- Historic Sites
The Taking Of California
A low comedy for high stakes:
February 1973 | Volume 24, Issue 2
While Stockton drilled his sailors and Frémont gathered horses, General Stephen Watts Kearny, a veteran Army officer sent west to bolster Stockton’s forces, marched into California with one hundred dragoons from Santa Fe, New Mexico. On the morning of December 6, before they ever made contact with Stockton, the dragoons attacked a troop of insurgent horsemen under Andres Pico near the little Indian village of San Pascual, some thirty miles northeast of San Diego. Exhausted from their long march and badly mounted, the dragoons were no match for the lances of the Californios ; Kearny and his men held the field, but by the battle’s end twenty-two Americans were dead and sixteen injured, including Kearny. Two men were sent through the lines to San Diego for help from Stockton, who sent a relief force to escort Kearny’s mutilated Army of the West to safety.
After Kearny and his men recovered and Stockton had completed his preparations, they launched a joint attack on Los Angeles on January 10, 1847. The assault was more of a protracted skirmish than a genuine battle, but it had the desired results; Los Angeles was recaptured. The remnants of the insurgent army galloped north toward Cahuenga Pass. There they encountered Frémont’s California Battalion. Frémont graciously accepted their surrender with the Capitulation of Cahuenga on January 13 and forever after billed himself as the Conqueror of California.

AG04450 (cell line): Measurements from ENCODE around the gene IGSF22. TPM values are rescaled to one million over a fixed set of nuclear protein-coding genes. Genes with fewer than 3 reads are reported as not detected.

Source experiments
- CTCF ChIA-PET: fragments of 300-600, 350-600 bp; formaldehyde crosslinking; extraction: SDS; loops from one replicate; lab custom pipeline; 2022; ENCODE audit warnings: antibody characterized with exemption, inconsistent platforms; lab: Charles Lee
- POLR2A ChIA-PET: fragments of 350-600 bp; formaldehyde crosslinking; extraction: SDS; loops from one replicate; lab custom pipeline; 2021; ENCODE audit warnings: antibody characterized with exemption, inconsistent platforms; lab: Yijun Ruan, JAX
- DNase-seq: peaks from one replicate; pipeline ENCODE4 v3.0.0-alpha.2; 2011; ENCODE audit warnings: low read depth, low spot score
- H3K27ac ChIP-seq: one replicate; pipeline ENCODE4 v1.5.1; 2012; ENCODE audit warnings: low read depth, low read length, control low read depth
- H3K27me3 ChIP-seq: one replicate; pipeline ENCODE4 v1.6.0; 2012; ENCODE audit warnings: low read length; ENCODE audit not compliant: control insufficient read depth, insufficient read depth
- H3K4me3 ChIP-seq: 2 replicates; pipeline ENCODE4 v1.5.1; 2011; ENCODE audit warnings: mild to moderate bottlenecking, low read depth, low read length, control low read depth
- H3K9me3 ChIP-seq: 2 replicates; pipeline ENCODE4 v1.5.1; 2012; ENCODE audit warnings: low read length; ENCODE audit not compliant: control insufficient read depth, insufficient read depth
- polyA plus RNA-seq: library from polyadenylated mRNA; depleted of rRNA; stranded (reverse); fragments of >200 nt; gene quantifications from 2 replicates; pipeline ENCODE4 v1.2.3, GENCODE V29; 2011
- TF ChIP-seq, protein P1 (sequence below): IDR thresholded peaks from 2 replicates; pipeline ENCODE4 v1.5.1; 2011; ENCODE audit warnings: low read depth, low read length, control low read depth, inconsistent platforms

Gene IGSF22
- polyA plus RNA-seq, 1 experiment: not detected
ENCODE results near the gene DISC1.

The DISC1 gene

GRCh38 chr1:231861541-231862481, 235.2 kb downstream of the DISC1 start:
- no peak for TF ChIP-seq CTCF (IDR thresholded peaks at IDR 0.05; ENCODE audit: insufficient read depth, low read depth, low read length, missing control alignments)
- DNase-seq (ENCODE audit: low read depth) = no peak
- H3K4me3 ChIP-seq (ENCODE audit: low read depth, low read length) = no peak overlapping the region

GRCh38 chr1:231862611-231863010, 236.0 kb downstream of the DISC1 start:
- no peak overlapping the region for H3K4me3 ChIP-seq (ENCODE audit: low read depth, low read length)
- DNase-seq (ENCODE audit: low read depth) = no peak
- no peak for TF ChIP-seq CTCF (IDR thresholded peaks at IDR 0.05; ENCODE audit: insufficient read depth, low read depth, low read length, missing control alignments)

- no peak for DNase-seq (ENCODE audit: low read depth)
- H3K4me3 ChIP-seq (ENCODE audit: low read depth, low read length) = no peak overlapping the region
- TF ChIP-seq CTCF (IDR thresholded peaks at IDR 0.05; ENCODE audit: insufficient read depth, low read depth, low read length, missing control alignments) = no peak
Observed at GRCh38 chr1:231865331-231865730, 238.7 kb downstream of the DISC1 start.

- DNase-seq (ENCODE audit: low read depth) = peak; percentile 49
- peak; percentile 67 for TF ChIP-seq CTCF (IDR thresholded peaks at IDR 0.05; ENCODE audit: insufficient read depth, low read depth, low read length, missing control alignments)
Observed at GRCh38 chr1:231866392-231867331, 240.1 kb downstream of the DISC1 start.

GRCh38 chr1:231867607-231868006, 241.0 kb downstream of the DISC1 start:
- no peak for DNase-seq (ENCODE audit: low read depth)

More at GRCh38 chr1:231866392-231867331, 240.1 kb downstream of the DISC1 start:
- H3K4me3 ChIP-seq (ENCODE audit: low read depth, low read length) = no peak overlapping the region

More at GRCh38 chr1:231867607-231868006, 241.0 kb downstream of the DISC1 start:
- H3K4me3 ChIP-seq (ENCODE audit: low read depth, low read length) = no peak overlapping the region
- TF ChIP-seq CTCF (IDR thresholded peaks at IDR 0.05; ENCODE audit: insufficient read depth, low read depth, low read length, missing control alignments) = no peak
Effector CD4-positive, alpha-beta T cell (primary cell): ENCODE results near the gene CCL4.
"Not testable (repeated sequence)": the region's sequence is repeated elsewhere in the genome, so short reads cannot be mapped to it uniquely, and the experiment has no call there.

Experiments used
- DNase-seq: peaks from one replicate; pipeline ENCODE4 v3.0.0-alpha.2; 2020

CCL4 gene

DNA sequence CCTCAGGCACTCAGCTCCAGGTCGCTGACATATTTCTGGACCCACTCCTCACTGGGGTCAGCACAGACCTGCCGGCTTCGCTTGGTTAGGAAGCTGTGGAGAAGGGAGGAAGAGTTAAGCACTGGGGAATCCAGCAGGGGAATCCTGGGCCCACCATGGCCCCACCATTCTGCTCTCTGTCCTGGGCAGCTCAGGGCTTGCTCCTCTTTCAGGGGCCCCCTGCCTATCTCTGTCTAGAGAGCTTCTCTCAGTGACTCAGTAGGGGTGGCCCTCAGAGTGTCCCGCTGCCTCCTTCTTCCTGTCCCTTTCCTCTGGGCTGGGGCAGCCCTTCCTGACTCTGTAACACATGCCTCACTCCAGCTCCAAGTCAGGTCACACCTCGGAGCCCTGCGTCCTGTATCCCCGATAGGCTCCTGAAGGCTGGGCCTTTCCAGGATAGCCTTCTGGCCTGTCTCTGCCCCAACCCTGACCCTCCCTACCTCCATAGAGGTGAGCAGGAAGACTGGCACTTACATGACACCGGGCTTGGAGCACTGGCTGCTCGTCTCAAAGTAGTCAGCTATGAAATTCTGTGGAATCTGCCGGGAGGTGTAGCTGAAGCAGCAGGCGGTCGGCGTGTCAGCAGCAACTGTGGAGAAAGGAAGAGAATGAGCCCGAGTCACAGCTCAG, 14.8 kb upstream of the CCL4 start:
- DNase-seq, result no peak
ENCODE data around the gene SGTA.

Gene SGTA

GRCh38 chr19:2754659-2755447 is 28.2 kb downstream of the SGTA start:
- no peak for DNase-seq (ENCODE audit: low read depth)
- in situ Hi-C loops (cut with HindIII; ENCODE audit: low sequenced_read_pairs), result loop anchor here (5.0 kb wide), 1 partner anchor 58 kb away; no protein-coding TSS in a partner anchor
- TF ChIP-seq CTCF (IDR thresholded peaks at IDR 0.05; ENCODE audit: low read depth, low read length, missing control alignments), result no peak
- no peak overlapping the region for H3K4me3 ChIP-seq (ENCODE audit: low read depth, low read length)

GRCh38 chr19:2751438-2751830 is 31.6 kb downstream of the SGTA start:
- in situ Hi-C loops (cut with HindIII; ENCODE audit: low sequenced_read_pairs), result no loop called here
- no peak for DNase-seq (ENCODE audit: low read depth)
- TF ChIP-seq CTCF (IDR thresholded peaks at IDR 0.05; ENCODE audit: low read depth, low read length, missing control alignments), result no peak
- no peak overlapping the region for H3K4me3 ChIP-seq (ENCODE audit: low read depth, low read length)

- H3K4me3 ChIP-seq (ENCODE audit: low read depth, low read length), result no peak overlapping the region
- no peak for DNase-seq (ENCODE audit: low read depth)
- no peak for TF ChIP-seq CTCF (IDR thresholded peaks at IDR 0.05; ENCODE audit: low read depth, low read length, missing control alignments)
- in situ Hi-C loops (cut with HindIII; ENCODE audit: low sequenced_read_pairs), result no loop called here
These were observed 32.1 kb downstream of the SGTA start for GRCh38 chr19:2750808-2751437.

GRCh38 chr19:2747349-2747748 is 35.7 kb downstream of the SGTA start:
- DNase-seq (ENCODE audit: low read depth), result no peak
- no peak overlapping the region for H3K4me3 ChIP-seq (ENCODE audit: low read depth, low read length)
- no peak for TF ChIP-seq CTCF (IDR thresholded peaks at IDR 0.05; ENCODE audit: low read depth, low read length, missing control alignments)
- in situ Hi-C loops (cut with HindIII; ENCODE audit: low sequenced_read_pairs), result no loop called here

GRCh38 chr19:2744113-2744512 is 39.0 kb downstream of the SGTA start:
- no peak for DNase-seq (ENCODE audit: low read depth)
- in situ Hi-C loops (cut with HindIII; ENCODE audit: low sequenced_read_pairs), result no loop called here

The conquest was ended, but the comedy lingered on. Kearny had marched into California with orders from the War Department to act as the military and civil governor of the conquered province. Stockton, who had no such orders, nevertheless considered himself to be in supreme command, presumably because he had arrived first. He ignored Kearny’s authority and appointed Frémont (now a lieutenant colonel) governor of California, a position the explorer accepted cheerfully. Stockton sailed for Mazatlán, and Frémont began his short reign as governor, issuing proclamations, orders, and appointments. Patiently Kearny pointed out that in spite of what Stockton had said, Frémont was utterly without authority in anything he did. He pointed this out several times, but Frémont very much wanted to be governor of California. He continued to defy Kearny, and in the end the general was forced to arrest him and escort him back to Washington in the summer of 1847. In Washington Frémont was brought before a court-martial and in January, 1848, was found guilty of disobedience of orders and dismissed from the Army. President Polk remanded the dismissal, but Frémont’s burgeoning pride had been assaulted; he huffily resigned his commission.
There is little in his short career of conquest to bring credit to Frémont’s memory, but if most of his actions qualified him as the deserving butt of history, he did accomplish one thing in 1846 for which that history should thank him. He told it himself in his memoirs: “The Bay of San Francisco is separated from the sea by low mountain ranges. Looking from the peaks of the Sierra Nevada, the coast mountains present an apparently continuous line, with only a single gap, resembling a mountain pass. This is the entrance to the great bay, and is the only water communication from the coast to the interior country. … To this gate I gave the name of Chrysopolae, or Golden Gate. …”
If nothing else, Frémont had given the future a name.